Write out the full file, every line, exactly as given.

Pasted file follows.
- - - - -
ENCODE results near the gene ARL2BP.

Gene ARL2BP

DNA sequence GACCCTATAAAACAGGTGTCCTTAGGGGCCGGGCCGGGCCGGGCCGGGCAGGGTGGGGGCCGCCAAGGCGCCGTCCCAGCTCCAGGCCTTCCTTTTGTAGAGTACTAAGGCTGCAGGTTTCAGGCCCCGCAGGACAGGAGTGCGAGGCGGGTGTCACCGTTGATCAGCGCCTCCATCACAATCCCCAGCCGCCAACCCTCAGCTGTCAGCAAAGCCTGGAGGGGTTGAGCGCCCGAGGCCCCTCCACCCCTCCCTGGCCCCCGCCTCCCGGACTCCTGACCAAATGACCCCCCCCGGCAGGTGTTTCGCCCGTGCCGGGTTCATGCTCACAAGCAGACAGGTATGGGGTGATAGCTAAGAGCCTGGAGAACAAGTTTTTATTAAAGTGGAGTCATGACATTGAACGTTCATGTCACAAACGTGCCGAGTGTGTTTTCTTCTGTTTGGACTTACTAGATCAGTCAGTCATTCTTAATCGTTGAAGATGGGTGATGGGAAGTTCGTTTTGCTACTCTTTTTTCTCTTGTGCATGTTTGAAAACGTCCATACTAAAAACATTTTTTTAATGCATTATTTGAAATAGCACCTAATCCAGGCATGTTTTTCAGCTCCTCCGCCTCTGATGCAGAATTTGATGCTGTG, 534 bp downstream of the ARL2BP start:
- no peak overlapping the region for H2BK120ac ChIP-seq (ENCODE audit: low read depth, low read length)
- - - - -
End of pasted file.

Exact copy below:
ENCODE results near the gene ARL2BP.

Gene ARL2BP

DNA sequence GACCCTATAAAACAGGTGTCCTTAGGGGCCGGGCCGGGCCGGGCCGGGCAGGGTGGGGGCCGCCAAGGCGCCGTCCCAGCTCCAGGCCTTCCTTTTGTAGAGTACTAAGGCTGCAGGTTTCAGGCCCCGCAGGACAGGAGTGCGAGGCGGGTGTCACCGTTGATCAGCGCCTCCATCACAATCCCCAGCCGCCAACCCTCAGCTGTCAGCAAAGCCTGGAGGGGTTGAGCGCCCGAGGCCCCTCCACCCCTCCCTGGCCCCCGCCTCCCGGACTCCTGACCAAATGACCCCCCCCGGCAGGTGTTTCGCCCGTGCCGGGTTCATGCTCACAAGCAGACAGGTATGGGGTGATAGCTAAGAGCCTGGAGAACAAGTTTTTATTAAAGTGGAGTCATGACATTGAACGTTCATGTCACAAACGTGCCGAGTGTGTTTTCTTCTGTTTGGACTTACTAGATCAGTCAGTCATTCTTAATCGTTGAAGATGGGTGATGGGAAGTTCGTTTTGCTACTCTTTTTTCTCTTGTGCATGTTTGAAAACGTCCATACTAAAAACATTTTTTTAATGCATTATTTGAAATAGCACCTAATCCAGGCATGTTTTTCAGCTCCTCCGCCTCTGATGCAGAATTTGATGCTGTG, 534 bp downstream of the ARL2BP start:
- no peak overlapping the region for H2BK120ac ChIP-seq (ENCODE audit: low read depth, low read length)